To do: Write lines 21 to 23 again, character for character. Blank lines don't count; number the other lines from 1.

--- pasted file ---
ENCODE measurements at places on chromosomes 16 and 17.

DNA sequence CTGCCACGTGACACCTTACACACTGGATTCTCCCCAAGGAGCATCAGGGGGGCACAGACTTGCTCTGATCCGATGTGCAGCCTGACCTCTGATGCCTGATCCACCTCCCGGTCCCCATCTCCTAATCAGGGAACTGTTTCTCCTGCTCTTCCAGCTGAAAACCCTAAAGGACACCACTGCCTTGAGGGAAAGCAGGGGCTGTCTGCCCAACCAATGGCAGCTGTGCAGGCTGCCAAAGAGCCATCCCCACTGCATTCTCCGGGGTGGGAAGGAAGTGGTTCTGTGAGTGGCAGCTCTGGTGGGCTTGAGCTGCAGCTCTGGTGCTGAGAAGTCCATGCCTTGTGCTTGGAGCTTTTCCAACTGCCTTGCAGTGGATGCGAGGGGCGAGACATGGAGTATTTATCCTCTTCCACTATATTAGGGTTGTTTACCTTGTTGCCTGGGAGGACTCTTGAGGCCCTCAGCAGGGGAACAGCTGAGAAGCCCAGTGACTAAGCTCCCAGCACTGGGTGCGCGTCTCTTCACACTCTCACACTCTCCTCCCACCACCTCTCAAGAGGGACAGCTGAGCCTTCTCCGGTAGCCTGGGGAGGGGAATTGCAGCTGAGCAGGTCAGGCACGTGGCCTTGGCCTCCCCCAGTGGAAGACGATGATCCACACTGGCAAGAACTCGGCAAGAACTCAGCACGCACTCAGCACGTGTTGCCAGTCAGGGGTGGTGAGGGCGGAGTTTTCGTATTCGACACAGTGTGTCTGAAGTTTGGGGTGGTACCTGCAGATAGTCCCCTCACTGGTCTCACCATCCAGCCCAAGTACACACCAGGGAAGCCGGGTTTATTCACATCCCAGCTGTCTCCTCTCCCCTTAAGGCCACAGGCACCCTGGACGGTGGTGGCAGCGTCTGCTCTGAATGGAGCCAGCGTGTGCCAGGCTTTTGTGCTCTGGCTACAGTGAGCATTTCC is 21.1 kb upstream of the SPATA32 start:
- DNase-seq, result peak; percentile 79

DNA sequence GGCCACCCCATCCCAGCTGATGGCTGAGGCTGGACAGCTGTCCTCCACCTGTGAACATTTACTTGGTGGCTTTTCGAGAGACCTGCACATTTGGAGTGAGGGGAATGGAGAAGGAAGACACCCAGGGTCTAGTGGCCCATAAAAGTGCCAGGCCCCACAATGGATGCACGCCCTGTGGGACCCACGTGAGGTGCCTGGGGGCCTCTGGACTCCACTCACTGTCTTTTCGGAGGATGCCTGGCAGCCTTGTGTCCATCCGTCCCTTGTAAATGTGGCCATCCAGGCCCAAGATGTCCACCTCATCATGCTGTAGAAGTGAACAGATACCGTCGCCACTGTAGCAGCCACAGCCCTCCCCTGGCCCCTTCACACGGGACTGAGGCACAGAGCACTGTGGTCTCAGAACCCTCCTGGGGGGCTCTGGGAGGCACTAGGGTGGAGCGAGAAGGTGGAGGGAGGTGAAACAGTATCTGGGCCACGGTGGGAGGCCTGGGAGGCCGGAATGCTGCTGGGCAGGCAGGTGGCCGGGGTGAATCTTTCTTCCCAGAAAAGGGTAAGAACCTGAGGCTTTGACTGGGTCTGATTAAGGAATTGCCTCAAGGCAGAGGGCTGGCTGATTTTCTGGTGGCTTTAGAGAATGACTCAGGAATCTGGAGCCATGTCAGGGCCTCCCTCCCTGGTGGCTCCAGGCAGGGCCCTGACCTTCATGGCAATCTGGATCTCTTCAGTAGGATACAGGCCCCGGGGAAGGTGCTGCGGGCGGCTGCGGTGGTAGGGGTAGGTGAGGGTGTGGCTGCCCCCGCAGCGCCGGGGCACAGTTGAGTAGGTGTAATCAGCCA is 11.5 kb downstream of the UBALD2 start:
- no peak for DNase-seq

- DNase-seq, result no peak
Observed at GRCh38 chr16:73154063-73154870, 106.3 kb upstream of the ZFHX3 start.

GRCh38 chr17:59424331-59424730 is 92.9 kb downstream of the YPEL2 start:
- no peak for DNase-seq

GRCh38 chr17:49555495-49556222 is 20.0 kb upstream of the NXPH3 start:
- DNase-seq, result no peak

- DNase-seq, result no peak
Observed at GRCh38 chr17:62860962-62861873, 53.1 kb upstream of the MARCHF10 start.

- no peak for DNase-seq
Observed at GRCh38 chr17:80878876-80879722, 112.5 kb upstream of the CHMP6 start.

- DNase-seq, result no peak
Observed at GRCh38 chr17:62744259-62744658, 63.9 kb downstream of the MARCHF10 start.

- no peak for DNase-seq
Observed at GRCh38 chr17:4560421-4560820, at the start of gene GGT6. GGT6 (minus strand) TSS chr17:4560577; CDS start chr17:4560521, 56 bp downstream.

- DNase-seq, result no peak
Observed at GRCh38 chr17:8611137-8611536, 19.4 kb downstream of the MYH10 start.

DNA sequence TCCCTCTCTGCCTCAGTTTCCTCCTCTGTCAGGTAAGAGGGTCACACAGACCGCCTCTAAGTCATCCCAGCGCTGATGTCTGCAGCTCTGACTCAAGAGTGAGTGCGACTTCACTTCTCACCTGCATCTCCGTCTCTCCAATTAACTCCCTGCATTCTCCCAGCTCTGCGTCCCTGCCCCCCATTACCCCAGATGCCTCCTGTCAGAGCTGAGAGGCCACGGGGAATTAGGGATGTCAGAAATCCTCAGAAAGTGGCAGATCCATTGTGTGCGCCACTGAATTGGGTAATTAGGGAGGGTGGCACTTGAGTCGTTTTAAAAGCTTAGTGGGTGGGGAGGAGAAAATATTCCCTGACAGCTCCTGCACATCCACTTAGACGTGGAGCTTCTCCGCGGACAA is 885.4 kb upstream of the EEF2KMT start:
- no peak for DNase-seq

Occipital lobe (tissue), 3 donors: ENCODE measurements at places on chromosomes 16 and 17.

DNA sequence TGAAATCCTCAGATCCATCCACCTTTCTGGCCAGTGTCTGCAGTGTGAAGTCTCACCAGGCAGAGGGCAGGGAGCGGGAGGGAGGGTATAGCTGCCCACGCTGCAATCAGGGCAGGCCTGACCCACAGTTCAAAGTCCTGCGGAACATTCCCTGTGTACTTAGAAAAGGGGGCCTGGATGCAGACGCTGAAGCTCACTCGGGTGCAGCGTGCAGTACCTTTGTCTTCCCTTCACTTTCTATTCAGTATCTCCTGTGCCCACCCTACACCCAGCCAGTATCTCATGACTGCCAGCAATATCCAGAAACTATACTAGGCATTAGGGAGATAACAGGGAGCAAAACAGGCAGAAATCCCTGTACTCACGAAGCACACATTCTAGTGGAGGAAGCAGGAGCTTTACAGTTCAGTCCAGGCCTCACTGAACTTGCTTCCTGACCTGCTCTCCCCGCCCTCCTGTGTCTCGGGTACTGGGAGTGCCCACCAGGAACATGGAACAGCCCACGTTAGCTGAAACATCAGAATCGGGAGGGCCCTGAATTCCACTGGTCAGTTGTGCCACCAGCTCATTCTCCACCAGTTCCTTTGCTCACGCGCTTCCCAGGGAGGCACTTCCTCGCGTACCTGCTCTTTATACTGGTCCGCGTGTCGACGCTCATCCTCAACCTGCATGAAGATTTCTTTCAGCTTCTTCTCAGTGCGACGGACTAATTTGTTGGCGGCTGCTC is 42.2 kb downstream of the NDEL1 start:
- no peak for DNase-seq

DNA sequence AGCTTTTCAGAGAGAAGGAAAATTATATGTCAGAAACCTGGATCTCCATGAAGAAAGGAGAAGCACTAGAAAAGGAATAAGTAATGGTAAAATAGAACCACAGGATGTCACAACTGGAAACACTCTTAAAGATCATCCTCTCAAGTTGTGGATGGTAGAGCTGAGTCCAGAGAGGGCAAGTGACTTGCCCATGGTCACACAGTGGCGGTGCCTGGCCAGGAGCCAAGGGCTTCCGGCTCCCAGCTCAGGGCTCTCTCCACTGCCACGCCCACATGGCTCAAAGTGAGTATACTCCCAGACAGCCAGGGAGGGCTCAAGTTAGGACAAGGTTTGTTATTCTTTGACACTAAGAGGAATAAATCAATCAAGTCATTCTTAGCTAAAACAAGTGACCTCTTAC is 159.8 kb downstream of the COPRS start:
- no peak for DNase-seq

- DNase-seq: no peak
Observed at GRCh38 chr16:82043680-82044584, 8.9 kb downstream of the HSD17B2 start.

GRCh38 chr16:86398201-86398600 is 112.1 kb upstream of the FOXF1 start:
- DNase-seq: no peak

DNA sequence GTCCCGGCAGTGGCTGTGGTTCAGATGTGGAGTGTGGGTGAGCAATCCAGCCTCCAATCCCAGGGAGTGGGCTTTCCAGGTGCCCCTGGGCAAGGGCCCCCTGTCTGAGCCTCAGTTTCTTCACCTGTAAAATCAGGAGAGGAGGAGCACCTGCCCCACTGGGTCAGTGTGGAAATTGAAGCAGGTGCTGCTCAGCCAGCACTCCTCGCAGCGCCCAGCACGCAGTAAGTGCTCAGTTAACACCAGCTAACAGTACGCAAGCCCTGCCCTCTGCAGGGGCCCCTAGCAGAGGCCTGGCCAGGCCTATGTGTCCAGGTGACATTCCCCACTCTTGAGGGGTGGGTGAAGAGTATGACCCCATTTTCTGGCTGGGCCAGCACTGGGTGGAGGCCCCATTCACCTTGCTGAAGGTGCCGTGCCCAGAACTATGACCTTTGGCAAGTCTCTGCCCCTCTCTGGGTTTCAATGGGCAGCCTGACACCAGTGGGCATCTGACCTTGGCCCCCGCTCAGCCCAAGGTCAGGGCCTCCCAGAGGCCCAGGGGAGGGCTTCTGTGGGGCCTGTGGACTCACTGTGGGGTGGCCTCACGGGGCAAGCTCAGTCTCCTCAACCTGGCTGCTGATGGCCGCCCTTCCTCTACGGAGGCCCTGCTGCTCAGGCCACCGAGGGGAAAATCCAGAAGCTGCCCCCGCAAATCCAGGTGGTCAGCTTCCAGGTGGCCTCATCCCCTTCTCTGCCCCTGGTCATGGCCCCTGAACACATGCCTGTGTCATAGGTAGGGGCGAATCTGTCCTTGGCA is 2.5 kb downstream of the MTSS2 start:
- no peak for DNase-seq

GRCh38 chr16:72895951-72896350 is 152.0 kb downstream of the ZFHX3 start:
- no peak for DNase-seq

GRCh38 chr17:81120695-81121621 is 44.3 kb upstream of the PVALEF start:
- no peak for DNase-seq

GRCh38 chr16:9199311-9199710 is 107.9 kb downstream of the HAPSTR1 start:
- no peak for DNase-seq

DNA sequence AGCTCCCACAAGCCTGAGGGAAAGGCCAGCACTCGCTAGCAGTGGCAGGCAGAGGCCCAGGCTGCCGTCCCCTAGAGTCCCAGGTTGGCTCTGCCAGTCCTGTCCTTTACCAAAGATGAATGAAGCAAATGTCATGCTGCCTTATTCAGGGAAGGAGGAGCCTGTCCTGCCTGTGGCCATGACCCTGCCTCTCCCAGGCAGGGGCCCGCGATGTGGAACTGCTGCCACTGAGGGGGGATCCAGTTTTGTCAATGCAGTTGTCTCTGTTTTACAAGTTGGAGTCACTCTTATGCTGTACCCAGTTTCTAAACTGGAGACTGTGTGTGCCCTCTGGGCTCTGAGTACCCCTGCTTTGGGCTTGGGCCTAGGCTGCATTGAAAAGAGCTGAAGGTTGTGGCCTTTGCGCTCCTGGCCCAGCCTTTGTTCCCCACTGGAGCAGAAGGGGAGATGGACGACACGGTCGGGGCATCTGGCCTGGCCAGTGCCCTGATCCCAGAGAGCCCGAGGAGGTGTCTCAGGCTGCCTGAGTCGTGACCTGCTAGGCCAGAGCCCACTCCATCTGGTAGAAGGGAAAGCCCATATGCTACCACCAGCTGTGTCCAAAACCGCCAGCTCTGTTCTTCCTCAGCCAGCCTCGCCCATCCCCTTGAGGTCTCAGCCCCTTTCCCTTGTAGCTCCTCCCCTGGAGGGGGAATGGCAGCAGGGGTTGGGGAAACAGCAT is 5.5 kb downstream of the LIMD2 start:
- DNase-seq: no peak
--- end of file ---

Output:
Observed at GRCh38 chr17:8611137-8611536, 19.4 kb downstream of the MYH10 start.

DNA sequence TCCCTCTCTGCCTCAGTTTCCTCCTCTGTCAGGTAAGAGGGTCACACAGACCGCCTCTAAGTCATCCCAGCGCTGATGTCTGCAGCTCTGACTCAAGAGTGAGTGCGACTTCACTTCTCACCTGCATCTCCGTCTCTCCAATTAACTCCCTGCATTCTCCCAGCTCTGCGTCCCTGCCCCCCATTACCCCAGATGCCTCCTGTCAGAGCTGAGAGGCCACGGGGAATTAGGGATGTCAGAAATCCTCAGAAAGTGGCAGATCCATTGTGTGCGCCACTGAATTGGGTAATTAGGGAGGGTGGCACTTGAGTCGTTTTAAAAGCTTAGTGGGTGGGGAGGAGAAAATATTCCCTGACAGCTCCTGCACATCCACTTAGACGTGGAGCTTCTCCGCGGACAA is 885.4 kb upstream of the EEF2KMT start:
- no peak for DNase-seq